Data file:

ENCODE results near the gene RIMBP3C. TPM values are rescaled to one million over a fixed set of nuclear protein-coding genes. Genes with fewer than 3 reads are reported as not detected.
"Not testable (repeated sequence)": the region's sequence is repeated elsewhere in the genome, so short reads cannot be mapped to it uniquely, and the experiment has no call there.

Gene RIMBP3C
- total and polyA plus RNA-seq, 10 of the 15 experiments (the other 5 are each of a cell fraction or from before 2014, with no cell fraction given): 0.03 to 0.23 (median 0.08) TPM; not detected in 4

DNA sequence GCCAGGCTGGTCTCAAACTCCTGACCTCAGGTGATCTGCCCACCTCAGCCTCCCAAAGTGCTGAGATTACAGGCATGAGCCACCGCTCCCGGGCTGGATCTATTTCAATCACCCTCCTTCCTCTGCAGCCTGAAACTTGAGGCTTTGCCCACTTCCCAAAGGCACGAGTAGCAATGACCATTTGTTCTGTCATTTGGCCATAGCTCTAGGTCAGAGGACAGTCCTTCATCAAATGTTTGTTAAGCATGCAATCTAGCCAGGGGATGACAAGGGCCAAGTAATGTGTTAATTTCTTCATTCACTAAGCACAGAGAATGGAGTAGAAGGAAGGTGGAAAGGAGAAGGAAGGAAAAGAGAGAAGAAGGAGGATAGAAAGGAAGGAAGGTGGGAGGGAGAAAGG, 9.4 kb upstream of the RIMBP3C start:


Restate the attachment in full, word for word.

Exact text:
ENCODE results near the gene RIMBP3C. TPM values are rescaled to one million over a fixed set of nuclear protein-coding genes. Genes with fewer than 3 reads are reported as not detected.
"Not testable (repeated sequence)": the region's sequence is repeated elsewhere in the genome, so short reads cannot be mapped to it uniquely, and the experiment has no call there.

Gene RIMBP3C
- total and polyA plus RNA-seq, 10 of the 15 experiments (the other 5 are each of a cell fraction or from before 2014, with no cell fraction given): 0.03 to 0.23 (median 0.08) TPM; not detected in 4

DNA sequence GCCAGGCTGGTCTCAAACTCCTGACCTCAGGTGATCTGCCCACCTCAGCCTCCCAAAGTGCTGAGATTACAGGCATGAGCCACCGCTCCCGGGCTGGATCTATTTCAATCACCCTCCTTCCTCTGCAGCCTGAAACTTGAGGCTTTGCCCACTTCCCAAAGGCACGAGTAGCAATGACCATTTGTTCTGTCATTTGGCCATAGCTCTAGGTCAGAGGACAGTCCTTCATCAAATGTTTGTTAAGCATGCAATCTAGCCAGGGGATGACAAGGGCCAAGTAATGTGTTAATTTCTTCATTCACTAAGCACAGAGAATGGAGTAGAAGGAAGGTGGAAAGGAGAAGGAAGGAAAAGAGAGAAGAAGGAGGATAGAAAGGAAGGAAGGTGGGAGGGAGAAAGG, 9.4 kb upstream of the RIMBP3C start: